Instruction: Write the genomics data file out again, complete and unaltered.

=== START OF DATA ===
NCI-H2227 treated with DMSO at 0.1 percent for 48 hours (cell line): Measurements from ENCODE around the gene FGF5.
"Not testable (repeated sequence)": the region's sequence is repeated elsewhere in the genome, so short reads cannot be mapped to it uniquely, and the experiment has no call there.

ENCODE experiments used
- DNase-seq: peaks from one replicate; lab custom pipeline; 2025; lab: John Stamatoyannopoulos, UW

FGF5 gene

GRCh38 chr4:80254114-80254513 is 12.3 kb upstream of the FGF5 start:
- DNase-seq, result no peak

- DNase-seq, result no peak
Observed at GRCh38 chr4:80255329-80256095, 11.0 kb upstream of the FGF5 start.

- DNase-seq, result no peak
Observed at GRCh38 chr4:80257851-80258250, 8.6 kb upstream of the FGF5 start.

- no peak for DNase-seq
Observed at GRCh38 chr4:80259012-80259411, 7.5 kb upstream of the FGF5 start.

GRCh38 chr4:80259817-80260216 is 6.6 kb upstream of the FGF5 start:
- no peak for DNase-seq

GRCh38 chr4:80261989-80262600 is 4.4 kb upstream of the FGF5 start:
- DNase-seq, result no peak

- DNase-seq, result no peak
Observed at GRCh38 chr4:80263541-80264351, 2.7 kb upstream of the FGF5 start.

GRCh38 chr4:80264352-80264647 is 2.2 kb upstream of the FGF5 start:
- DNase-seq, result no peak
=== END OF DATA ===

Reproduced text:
NCI-H2227 treated with DMSO at 0.1 percent for 48 hours (cell line): Measurements from ENCODE around the gene FGF5.
"Not testable (repeated sequence)": the region's sequence is repeated elsewhere in the genome, so short reads cannot be mapped to it uniquely, and the experiment has no call there.

ENCODE experiments used
- DNase-seq: peaks from one replicate; lab custom pipeline; 2025; lab: John Stamatoyannopoulos, UW

FGF5 gene

GRCh38 chr4:80254114-80254513 is 12.3 kb upstream of the FGF5 start:
- DNase-seq, result no peak

- DNase-seq, result no peak
Observed at GRCh38 chr4:80255329-80256095, 11.0 kb upstream of the FGF5 start.

- DNase-seq, result no peak
Observed at GRCh38 chr4:80257851-80258250, 8.6 kb upstream of the FGF5 start.

- no peak for DNase-seq
Observed at GRCh38 chr4:80259012-80259411, 7.5 kb upstream of the FGF5 start.

GRCh38 chr4:80259817-80260216 is 6.6 kb upstream of the FGF5 start:
- no peak for DNase-seq

GRCh38 chr4:80261989-80262600 is 4.4 kb upstream of the FGF5 start:
- DNase-seq, result no peak

- DNase-seq, result no peak
Observed at GRCh38 chr4:80263541-80264351, 2.7 kb upstream of the FGF5 start.

GRCh38 chr4:80264352-80264647 is 2.2 kb upstream of the FGF5 start:
- DNase-seq, result no peak